3. If you want to add color this is a good time to add them but only if its one color and one scent. Add your natural color I suggest a natural green color. Here are some suggestions.
    • Powdered spinach
    • Ground alfalfa
    • Powdered chlorophyll
    • Green tea powder
    • Powdered kelp
  4. Blend the olive oil and color if you added it, with the stick blender to make sure it is all incorporated well before adding the lye water.
Essential Oil and Fragrance oil for soap making

3 – Add Essential or Fragrance Oils to castile soap(optional)

If you have an essential oil or fragrance oil that you would like to add to your recipe this is a good time to add it to the oil mixture.

There is one caveat to this however. Not all fragrance oils behave well in cold process soap making. You must ensure that you now how the fragrance oil will react to the soap.

Sometimes this means that it will accellerate trace, it will discolor or it some cases when adding the carrot puree it can cause the soap to begin to separate. Make sure you choose the right fragrance oil. We recommend using essential oils as they are more reliable

Measure out fragrance in a glass container. (do not use plastic container for essential oils) When measuring use wax paper on top of your scale to avoid the oil spilling on the plastic of the scale. Essential oil eats at plastic and will destroy your scale.

Make it a habit when using fragrance or essential oil to use a glass containter. Add the fragrance to your oil mixture in the mixing bowl and stir. Now you are ready to add your lye water.

NOTE – if your fragrance accelerates trace then adding it to the oil is not the best option. Wait until you have reached a light trace to add your fragrance.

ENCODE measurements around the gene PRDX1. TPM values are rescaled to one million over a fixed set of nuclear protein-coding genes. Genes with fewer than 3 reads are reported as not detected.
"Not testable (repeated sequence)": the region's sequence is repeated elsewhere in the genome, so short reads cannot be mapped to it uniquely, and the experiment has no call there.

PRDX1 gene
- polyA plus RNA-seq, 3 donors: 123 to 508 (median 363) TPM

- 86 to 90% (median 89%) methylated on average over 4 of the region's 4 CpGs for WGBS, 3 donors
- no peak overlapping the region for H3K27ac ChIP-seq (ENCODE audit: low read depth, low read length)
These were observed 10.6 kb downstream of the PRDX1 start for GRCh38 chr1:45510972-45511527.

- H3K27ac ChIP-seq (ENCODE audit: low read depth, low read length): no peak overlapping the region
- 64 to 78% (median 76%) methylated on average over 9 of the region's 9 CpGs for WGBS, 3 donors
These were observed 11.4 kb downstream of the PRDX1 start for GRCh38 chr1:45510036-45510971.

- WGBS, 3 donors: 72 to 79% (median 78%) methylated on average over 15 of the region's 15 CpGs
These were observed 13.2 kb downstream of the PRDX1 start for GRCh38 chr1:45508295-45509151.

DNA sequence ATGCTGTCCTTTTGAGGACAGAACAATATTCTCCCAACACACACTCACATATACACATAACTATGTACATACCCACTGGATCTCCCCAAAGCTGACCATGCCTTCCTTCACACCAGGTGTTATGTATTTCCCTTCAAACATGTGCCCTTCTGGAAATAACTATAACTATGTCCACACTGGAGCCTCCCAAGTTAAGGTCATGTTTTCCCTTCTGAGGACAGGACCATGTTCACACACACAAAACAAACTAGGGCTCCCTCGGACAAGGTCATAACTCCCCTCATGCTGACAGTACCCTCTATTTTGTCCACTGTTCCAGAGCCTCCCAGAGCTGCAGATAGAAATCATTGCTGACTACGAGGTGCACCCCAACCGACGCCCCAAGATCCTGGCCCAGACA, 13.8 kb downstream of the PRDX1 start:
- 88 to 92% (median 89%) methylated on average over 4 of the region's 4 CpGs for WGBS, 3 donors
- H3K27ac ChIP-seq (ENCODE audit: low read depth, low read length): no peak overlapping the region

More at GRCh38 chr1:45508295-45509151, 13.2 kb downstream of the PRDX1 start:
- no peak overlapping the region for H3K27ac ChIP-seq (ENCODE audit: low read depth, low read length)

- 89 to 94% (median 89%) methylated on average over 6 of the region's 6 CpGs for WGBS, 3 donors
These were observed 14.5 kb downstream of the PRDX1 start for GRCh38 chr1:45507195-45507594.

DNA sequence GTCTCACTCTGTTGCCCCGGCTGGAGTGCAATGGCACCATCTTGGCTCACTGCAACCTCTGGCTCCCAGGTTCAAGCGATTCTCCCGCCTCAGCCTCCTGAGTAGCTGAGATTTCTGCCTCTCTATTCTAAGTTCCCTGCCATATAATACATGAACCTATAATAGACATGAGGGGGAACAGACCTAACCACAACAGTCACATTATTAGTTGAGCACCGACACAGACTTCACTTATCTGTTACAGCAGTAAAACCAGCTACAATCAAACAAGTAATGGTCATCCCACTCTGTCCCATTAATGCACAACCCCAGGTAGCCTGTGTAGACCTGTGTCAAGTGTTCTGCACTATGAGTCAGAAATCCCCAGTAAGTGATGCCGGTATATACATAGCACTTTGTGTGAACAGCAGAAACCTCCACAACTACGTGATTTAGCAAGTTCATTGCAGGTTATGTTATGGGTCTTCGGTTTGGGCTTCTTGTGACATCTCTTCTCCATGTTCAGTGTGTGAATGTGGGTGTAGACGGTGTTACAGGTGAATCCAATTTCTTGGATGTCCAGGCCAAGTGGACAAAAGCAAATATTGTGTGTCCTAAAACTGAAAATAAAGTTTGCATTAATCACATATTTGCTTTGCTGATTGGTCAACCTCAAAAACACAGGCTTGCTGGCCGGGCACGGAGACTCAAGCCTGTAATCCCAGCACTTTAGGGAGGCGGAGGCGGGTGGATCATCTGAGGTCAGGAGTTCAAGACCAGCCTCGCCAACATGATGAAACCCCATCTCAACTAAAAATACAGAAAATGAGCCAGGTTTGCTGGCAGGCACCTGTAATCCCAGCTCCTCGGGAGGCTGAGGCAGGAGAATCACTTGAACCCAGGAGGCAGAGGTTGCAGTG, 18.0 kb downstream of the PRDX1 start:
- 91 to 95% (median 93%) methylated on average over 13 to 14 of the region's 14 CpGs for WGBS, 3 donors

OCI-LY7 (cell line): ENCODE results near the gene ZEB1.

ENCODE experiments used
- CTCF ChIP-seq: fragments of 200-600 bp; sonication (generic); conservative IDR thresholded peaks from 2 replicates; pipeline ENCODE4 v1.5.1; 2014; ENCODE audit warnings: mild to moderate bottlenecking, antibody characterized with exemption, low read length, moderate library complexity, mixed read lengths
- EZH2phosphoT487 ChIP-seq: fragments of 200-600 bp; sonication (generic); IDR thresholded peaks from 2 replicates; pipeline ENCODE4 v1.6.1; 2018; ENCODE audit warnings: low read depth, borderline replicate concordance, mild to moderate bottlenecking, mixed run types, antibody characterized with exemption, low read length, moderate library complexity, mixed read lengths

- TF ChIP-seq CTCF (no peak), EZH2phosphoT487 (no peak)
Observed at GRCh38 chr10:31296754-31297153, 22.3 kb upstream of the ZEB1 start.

4-  Oil and Lye Mixture to make castile soap

  1. Take note of the temperature of your oils and your lye water. At this point they both should be between 80-100 degrees Fahrenheit but closer to 100-120.
  2. With your stick blender in your oils well burped, pour your lye water into your Oil mixture along stick blender to prevent bubbles.
  3. Begin to blend the lye water and oils together with short pulses from your stick blender and then longer sustained mixing. (Depending on your fragrance oil, trace may be accelerated if you added the fragrance to the base oils, be sure to work quickly and blend to light trace. If you did not add the fragrance to the base oil then continue.)
  4. Watch your soap batter carefully, with the amount of water and such a soft oil it will take some time to reach light trace. Emulsification and light trace looks almost the same so you have to be careful at this point.
  5. At light trace take your sugar water and add it to the soap batter and stir i tin with a whisk, then continue to use the stick blender.
  6. Mix your batter until you have reached a light to medium trace. I personally prefer a medium trace which is the point right before the batter becomes to thick to pour.
  7. Pour the mixture into the loaf mold, and ensure you scrape out any remaining batter into the mold. Tap the mold on your work bench to remove any bubbles from the poured batter. You can design the top as needed
  8. Depending on ambient temperature of your work room, cover with cardboard or wax paper over top then put to bed with towels to go through trace. (NOTE – If in a room at 75deg or more leave open and exposed as putting it to bed with a covering will most likely cause it to overheat and volcano. If in a cooler room cover the soap to let its own heat help take it to gel phase)

5 -Removing your soap from the mold

  1. Let you soap sit for 48 hours before attempting to removing from the mold.
  2. Check its readiness to be handled and removed by pressing lightly on the top of the soap. It should be slightly hard to the touch if it is still soft leave it in the mold for another 24 hours.